The question of our post today is the focus of an essay in a new release from Baker Academic: Adam, the Fall, and Original Sin. The essay is by Peter Sanlon titled “Original Sin in Patristic Theology” (pp. 85-107)

Sanlon begins by observing that many believe it “is virtually an axiom of historical theology that the doctrine of original sin . . . cannot be traced back beyond Augustine.” The great theologian is said to have “concocted a doctrine that is found neither in the gospels nor in the Pauline epistles nor in the Greek patristic tradition.” Sanlon disagrees. He demonstrates that it was vitally important to Augustine to show that his views were not original with him but reflected the historic position of the church. Augustine offered “citations from Scripture, church fathers, and councils” in his defense and he “coined an epithet for the Pelagians who denied original sin. They were the novi hereticic, ‘new heretics.’” (91) An important doctrine tied to this was infant baptism. Augustine agreed with the Pelagians that babies had committed no actual sin. “Unable to commit any actual sins, the sin babies needed rescuing from had to be original sin.” (93) The antiquity of infant baptism was evidence, Augustine claimed, that the church had long accepted original sin. Furthermore, without original sin the Pelagians “bequeathed a vision of life that revolved around human effort, potential, resolve, moral ability, and decision.” (99) Where was the need for grace in this system? Augustine believed that “[n]ew desires needed to be implanted, proud longings had to be deadened. . . . Certainly original sin is dark, but the flame of God’s grace burns all the more brightly for it.” (100-1) It was not Augustine who was inventing new doctrines. It was the Pelagians. Sanlon also discusses the importance of a literal Adam for original sin. To read more see his essay on “Augustine’s Literal Adam.”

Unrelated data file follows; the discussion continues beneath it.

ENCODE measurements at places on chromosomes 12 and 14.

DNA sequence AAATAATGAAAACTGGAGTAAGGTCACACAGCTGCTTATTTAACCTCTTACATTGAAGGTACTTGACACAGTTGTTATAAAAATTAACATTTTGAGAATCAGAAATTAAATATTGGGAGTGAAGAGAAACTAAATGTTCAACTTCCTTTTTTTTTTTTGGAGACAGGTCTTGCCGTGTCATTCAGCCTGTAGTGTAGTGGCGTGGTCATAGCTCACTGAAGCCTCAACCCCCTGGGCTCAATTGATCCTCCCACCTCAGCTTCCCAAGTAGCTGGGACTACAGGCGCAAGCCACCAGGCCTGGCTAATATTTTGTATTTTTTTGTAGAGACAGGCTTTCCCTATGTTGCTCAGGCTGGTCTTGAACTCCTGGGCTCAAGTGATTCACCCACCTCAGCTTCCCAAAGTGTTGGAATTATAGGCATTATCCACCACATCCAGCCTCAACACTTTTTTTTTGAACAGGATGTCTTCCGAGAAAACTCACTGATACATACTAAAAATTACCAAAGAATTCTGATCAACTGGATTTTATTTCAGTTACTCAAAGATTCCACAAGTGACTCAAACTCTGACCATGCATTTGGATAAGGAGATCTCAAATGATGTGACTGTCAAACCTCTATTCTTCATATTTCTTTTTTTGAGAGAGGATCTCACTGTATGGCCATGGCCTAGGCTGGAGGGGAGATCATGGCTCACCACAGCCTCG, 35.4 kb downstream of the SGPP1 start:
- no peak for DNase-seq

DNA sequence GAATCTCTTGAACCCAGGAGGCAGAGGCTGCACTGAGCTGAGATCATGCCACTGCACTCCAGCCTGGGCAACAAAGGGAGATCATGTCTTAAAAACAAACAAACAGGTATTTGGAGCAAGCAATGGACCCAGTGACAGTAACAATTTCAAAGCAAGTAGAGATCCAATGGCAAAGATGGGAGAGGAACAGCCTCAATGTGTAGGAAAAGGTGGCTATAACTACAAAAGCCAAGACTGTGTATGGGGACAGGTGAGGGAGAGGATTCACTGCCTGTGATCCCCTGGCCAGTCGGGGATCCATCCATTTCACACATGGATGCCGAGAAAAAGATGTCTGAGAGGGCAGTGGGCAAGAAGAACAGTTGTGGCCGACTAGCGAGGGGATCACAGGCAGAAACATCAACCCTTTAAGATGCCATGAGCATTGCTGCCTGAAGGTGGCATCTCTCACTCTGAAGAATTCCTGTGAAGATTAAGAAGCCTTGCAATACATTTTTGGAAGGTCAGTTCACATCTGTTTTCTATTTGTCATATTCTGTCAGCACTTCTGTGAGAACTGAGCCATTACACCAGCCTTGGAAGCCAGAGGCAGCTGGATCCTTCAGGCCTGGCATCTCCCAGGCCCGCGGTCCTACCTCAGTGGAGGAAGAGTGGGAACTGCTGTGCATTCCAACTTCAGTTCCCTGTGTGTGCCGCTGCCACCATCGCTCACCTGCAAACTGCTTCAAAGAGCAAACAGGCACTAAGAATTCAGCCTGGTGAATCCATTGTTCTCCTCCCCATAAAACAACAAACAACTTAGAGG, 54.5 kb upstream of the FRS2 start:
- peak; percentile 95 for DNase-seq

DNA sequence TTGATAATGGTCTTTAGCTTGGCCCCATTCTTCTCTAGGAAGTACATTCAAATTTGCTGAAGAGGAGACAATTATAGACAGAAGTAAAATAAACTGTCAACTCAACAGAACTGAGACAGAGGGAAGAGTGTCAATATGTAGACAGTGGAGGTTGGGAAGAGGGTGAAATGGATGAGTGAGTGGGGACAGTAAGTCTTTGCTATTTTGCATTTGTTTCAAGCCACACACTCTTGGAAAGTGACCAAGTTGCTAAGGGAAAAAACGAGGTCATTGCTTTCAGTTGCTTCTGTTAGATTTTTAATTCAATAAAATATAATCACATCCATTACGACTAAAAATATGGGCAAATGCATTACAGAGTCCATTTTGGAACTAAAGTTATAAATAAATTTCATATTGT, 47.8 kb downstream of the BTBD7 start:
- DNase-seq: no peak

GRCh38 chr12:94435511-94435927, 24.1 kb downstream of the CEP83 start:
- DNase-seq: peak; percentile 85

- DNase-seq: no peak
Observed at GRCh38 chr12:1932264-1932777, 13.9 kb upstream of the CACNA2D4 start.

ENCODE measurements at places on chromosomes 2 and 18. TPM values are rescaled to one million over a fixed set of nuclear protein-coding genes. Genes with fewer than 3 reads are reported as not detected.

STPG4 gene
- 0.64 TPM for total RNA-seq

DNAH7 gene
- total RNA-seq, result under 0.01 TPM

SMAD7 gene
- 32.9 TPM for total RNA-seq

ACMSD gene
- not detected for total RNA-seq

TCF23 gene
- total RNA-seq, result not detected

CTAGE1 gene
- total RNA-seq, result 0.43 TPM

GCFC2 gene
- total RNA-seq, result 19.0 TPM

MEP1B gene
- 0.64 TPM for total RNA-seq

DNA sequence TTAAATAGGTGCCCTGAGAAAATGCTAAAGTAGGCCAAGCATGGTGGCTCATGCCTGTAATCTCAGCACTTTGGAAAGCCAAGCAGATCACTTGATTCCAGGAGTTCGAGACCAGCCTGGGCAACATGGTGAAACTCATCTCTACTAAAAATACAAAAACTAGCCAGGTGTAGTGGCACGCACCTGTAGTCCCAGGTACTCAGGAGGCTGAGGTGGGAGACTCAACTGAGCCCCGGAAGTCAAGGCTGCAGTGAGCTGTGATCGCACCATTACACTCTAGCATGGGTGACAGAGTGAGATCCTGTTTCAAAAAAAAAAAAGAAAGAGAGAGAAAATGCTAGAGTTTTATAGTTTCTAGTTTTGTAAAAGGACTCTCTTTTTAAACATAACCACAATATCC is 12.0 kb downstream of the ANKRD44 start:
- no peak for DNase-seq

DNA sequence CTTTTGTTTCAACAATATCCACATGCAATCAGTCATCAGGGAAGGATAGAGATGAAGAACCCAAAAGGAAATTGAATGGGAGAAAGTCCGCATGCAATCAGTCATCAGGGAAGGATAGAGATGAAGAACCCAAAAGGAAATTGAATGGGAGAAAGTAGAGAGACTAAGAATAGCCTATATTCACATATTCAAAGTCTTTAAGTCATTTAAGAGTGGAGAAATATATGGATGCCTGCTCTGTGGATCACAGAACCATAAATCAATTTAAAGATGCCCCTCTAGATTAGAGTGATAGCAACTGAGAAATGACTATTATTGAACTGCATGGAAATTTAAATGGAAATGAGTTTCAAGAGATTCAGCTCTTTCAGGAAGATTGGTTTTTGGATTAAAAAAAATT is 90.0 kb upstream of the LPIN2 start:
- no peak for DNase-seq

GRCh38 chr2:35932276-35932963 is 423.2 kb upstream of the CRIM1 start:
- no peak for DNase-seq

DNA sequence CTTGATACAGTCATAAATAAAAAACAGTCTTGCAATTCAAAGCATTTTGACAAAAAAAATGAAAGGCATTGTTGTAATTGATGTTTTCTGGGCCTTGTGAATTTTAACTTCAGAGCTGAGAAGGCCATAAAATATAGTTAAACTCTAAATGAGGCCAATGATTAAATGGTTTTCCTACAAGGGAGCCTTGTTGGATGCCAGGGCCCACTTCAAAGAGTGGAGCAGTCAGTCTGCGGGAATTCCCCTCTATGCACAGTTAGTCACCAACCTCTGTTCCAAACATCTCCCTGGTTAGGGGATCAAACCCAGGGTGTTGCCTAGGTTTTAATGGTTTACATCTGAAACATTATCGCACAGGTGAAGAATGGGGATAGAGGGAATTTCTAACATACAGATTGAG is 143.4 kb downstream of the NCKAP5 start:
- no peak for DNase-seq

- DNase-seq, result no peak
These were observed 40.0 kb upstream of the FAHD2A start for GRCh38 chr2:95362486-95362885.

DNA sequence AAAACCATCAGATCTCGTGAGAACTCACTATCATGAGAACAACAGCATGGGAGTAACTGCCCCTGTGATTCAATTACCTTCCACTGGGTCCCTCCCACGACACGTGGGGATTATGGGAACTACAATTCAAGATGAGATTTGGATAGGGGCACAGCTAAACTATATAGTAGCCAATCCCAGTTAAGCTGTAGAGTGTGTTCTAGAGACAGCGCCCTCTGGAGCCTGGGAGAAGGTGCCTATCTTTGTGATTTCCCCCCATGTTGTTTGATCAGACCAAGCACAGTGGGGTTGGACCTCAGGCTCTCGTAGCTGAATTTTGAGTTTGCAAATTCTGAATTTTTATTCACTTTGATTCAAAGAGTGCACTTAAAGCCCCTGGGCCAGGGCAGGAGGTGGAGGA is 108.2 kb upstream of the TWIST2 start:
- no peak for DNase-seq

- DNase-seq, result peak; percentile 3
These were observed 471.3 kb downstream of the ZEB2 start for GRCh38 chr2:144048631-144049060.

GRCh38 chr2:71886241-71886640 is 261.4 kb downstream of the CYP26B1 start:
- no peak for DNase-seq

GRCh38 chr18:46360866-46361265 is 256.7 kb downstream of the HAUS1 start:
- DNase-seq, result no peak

Peter Sanlon (PhD, University of Cambridge) is vicar of St. Mark’s Church, Royal Turbridge Wells. Prior to ordination he was a speechwriter for a member of the House of London. He is distance tutor in systematic theology for St. John’s College, Nottingham. His research on Augustine’s preaching will be published by Fortress Press.